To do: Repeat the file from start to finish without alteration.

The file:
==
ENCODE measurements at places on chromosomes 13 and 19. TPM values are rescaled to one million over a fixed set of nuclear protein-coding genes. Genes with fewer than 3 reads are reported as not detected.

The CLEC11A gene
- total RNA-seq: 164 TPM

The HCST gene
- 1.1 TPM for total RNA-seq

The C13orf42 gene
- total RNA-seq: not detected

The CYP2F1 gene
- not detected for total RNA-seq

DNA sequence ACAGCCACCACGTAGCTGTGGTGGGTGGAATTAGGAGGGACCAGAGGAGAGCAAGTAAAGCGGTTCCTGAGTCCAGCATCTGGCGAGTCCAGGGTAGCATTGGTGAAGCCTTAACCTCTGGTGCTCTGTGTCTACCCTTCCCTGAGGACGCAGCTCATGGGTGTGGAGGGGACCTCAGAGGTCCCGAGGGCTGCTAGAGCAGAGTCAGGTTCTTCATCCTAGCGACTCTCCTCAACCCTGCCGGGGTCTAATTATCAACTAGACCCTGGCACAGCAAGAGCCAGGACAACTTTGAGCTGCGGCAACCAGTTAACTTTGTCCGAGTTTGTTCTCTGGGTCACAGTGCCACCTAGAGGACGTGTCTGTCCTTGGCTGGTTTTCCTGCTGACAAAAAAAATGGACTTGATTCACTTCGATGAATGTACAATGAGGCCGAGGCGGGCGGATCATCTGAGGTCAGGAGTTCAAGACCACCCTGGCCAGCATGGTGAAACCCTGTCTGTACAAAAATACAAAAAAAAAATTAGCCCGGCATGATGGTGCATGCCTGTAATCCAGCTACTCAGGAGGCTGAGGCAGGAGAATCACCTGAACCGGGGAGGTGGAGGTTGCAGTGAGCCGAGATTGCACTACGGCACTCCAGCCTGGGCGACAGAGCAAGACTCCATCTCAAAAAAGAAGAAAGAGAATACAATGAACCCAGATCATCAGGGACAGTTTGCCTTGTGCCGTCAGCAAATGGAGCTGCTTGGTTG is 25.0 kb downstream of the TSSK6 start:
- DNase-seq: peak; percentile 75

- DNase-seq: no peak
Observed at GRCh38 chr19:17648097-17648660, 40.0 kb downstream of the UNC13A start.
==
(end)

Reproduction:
ENCODE measurements at places on chromosomes 13 and 19. TPM values are rescaled to one million over a fixed set of nuclear protein-coding genes. Genes with fewer than 3 reads are reported as not detected.

The CLEC11A gene
- total RNA-seq: 164 TPM

The HCST gene
- 1.1 TPM for total RNA-seq

The C13orf42 gene
- total RNA-seq: not detected

The CYP2F1 gene
- not detected for total RNA-seq

DNA sequence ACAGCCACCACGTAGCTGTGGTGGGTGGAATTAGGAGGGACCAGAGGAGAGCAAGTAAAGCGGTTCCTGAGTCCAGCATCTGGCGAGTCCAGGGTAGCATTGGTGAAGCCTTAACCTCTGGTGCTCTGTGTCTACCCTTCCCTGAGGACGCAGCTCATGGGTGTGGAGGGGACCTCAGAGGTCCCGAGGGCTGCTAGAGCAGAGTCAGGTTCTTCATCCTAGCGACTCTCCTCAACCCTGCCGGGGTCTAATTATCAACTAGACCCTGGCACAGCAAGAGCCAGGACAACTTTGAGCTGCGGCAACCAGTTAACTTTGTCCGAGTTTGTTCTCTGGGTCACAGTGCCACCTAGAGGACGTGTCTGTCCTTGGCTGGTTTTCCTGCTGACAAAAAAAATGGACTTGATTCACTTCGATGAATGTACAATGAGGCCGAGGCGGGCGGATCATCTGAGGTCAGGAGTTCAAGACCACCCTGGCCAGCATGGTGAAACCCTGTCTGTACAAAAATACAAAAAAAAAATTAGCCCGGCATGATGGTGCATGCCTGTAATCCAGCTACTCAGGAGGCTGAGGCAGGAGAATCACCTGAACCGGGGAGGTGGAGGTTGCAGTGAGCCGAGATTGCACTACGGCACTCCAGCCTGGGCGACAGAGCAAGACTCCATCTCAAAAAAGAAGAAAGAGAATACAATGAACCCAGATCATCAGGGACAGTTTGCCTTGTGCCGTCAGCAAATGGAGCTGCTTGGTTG is 25.0 kb downstream of the TSSK6 start:
- DNase-seq: peak; percentile 75

- DNase-seq: no peak
Observed at GRCh38 chr19:17648097-17648660, 40.0 kb downstream of the UNC13A start.